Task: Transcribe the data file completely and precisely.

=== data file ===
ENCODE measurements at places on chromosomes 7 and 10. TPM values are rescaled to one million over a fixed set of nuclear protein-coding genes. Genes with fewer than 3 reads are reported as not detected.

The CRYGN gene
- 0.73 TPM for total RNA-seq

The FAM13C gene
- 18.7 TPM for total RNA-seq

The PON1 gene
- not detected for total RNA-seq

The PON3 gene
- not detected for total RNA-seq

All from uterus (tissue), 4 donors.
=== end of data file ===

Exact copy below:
ENCODE measurements at places on chromosomes 7 and 10. TPM values are rescaled to one million over a fixed set of nuclear protein-coding genes. Genes with fewer than 3 reads are reported as not detected.

The CRYGN gene
- 0.73 TPM for total RNA-seq

The FAM13C gene
- 18.7 TPM for total RNA-seq

The PON1 gene
- not detected for total RNA-seq

The PON3 gene
- not detected for total RNA-seq

All from uterus (tissue), 4 donors.